Updated: September 28, 2017



The modal view is designed to focus the user’s attention on completing a task or reviewing critical content. In order to move past the modal, the user must tap a button to complete the task or save the data that has been changed. Always include a cancel button in the modal window to give users with a quick way to exit the window.

Each modal should be part of only a single task flow—don’t include any additional unrelated action buttons in the modal window.

Compact & Regular

Compact Width

In compact width, a modal is presented as a full-screen window.

Regular Width

In regular width, modals are generally displayed as form sheets, appearing in the center of the screen with a semi-transparent overlay underneath. The user can still see the screen content below the modal. These modals are designed to collect data from the user (with a field maintenance worker, for example, the modal could be used to collect data needed to create a follow-up job). Users should be able to complete the task presented by the modal without needing extra information outside its window.


In regular width, modals can be displayed via popover windows, which cover only part of the screen. The popover view is applied when a user needs to complete a quick task, or to provide additional information when the user taps a button—for example, the filter action can be presented as a popover within regular view. Tapping outside the popover window allows users to dismiss the modal.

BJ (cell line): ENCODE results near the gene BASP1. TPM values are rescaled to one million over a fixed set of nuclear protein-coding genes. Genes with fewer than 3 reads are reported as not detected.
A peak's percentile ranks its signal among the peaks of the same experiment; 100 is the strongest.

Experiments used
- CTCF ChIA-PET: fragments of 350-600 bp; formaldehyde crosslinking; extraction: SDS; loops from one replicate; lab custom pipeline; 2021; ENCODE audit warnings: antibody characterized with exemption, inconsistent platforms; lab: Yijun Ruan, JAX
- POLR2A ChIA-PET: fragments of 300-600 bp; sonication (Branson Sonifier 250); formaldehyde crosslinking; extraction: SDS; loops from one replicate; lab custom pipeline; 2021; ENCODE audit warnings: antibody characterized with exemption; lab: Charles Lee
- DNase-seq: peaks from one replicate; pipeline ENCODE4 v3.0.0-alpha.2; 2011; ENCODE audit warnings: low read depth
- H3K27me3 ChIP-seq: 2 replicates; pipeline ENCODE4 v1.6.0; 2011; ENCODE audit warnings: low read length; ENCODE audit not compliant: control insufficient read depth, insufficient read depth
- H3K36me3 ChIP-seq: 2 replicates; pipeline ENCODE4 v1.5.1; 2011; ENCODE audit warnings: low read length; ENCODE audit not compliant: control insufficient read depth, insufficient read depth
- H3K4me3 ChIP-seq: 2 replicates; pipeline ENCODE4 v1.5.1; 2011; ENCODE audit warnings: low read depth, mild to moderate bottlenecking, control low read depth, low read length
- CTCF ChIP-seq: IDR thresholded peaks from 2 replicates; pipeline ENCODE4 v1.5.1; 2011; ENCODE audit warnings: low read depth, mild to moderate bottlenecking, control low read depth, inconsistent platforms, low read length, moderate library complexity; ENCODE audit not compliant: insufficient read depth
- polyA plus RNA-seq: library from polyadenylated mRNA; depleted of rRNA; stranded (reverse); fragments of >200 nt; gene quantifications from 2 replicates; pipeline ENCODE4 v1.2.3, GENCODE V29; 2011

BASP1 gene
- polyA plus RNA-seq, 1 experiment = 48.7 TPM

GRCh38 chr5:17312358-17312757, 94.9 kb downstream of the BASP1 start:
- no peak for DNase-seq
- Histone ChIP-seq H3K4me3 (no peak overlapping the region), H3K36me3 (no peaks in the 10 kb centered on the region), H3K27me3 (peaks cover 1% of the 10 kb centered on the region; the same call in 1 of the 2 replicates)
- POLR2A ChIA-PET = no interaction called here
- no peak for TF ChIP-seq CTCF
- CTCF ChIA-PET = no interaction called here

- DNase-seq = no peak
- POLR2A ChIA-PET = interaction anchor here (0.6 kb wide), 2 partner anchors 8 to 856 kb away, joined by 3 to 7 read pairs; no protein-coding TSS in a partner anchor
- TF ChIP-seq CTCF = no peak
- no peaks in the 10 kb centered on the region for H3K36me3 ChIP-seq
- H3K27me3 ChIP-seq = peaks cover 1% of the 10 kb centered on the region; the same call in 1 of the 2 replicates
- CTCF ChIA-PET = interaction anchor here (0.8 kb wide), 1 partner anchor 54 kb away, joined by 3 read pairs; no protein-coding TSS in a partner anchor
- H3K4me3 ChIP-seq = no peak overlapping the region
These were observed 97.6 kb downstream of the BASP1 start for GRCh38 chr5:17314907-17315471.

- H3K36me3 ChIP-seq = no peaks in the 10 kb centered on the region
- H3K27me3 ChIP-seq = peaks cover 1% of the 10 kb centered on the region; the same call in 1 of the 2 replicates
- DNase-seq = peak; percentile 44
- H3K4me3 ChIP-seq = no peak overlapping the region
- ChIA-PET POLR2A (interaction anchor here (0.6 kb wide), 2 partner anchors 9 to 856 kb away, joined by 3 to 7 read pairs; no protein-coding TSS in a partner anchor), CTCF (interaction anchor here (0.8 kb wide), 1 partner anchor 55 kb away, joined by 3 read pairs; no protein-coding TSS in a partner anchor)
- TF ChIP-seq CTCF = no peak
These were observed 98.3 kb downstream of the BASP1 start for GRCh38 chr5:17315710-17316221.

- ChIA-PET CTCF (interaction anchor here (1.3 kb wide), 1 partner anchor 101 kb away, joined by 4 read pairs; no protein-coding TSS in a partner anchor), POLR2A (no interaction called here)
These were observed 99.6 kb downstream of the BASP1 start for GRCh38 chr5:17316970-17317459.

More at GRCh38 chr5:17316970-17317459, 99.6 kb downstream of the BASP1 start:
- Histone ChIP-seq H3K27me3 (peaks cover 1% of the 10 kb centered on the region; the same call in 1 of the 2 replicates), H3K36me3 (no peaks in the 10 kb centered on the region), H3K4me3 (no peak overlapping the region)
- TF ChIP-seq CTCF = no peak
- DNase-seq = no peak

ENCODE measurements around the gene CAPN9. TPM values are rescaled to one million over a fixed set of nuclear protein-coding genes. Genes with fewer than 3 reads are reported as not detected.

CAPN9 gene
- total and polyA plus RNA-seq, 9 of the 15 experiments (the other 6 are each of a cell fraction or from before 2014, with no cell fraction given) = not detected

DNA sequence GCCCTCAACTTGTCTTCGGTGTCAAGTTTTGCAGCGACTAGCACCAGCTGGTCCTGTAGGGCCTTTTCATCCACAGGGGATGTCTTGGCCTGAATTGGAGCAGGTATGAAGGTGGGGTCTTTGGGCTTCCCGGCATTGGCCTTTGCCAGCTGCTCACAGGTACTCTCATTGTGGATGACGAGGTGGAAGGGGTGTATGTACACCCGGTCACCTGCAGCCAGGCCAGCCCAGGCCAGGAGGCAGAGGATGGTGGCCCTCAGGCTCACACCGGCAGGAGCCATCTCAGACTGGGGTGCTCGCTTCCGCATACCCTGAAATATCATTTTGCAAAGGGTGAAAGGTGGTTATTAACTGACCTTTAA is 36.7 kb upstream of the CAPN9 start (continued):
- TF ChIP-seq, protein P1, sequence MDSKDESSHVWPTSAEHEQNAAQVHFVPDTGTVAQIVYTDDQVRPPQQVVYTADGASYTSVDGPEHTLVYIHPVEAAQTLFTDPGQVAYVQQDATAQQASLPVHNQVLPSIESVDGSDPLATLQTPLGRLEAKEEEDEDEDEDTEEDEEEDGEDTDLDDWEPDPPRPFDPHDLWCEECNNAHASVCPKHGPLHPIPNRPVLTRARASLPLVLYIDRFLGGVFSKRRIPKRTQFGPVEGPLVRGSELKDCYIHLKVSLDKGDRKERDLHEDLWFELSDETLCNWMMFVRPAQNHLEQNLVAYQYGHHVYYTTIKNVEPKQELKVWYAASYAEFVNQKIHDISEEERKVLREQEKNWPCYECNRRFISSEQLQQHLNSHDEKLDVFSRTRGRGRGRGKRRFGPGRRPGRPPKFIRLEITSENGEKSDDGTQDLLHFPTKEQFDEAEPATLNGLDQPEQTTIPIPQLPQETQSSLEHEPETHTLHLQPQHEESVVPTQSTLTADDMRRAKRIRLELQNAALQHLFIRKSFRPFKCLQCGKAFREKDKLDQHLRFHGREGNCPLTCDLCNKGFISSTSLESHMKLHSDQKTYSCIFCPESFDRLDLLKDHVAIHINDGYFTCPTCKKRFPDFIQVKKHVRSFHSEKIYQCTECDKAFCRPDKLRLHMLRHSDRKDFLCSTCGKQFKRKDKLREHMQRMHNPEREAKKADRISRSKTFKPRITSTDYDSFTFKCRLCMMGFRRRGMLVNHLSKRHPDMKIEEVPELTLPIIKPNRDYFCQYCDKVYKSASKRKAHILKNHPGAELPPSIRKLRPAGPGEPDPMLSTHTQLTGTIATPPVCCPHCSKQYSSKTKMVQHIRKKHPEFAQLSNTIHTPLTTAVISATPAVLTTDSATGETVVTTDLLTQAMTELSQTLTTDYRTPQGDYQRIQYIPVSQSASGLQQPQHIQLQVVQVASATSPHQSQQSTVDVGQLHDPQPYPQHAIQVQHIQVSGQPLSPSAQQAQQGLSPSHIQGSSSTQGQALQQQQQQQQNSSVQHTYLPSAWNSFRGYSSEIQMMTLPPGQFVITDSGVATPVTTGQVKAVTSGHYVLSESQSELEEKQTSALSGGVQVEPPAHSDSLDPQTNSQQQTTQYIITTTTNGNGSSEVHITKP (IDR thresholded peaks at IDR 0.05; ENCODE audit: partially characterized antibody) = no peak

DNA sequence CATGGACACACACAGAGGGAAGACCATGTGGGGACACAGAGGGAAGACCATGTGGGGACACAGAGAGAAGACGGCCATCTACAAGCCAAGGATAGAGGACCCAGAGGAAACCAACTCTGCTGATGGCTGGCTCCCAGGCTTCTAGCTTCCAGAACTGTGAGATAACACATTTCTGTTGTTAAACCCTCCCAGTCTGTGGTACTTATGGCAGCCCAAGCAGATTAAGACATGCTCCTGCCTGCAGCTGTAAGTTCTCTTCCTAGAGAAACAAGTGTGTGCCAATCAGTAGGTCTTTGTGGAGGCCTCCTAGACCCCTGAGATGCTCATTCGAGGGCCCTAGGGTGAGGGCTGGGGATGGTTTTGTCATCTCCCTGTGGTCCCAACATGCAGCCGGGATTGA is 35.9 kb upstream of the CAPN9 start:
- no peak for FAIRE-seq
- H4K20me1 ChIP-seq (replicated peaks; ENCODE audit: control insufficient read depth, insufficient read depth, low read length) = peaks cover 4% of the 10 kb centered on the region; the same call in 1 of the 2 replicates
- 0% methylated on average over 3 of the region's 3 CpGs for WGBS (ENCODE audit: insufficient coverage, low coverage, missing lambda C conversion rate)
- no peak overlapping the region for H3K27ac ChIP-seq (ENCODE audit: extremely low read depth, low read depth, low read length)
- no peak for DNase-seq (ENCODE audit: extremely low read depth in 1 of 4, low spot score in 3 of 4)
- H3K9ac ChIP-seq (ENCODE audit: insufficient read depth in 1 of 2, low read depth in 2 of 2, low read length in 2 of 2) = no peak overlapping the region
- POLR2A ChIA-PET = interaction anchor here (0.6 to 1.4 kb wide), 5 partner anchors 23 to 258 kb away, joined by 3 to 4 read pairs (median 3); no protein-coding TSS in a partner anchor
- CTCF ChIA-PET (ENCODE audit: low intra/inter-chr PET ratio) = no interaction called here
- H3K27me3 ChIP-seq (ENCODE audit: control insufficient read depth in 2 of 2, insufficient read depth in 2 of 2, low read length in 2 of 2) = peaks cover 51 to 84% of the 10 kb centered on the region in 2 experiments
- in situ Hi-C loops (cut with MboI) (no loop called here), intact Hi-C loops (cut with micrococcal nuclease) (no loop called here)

Current context modal view

The current context modal view only appears in apps that use the split view. This modal type will typically cover the entire pane in which the modal action was triggered. In this example, the filter modal covers the master pane, indicating that the filter will affect the items in that pane alone.

Behavior & Interaction

A modal window, except the edit mode modal, typically slides up from the bottom of the screen and will remain on-screen until the user has taken an action to close it.

To exit a full-screen modal, the user must tap on one of two action buttons placed in the navigation bar. The button on the left is generally a “Cancel” button which abandons the current task. The button on the right is generally used to complete the task and save the user’s progress. The text for this complete button should use language that best describes the action at hand—for example, “Create” or “Add” should be used to prompt a creation action. Avoid using “Done” for the button language unless there is little chance the user would be unsure of what the result of this action would be.

In regular view, users should be able to tap outside of the modal view to exit the window. In this case, the task itself would not be completed, and any progress consequently would not be saved (i.e., it would function like tapping on a “Cancel” button).

Once an exit action is triggered on a full-screen modal, the modal window slides downwards until it has completely exited the screen. For popover type modals, when the exit action is triggered, the modal window fades out.